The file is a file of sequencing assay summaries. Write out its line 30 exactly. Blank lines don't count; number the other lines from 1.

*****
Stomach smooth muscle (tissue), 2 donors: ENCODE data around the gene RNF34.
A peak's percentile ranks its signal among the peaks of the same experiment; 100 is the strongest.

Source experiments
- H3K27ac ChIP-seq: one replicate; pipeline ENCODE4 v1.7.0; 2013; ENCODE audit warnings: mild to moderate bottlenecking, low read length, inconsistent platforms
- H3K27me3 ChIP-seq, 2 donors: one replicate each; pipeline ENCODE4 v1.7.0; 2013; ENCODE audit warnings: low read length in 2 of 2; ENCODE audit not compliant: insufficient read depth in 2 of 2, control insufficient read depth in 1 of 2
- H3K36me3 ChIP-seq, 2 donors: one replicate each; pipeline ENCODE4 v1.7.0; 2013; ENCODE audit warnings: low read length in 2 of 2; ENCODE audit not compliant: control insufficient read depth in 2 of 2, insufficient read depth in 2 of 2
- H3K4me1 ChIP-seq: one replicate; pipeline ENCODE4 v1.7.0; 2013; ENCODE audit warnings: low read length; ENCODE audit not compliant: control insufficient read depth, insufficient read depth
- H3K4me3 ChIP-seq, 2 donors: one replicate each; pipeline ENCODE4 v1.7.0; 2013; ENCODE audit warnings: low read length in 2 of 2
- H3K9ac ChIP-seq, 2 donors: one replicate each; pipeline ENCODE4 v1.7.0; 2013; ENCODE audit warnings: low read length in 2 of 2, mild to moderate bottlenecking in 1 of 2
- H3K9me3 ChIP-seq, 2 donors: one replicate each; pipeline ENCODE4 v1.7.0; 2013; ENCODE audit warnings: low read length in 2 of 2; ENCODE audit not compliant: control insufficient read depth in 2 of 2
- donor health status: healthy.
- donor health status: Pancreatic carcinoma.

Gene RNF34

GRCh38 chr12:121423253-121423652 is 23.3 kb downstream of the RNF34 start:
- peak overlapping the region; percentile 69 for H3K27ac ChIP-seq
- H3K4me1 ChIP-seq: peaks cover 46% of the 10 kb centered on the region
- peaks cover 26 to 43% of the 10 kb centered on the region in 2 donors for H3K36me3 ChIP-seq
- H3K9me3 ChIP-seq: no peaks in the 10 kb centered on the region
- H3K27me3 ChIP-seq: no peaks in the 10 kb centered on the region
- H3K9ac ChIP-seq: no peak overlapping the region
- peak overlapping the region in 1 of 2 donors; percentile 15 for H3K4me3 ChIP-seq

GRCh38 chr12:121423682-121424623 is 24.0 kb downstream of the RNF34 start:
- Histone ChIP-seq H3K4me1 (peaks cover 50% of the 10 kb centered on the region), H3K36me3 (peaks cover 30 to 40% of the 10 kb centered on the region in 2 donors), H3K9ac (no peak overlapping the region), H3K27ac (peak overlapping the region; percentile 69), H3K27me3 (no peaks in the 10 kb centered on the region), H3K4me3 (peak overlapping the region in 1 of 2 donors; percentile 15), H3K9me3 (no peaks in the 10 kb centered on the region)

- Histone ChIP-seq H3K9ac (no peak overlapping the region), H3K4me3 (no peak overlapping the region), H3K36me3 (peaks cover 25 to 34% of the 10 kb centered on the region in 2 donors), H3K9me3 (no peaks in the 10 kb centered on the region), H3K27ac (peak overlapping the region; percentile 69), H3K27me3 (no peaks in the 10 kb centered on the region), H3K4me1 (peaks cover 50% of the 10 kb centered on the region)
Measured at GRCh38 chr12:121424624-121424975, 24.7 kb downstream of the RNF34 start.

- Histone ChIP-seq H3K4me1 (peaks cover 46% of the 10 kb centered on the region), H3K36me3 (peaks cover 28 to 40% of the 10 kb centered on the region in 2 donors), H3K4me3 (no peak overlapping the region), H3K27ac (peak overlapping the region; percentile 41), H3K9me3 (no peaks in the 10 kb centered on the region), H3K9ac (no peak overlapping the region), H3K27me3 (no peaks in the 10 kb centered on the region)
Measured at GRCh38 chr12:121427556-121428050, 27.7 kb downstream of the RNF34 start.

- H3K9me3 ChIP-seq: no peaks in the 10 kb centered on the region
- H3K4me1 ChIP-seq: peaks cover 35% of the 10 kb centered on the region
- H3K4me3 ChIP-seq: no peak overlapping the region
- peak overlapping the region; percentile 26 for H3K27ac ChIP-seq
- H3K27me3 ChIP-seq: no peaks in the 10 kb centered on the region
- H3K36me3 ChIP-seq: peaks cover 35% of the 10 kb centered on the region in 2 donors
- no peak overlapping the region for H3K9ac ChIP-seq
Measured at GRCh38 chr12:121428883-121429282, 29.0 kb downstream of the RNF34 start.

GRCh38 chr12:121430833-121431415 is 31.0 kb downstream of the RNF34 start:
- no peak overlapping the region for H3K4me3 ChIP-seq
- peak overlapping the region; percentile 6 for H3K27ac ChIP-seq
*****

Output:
- H3K4me3 ChIP-seq: no peak overlapping the region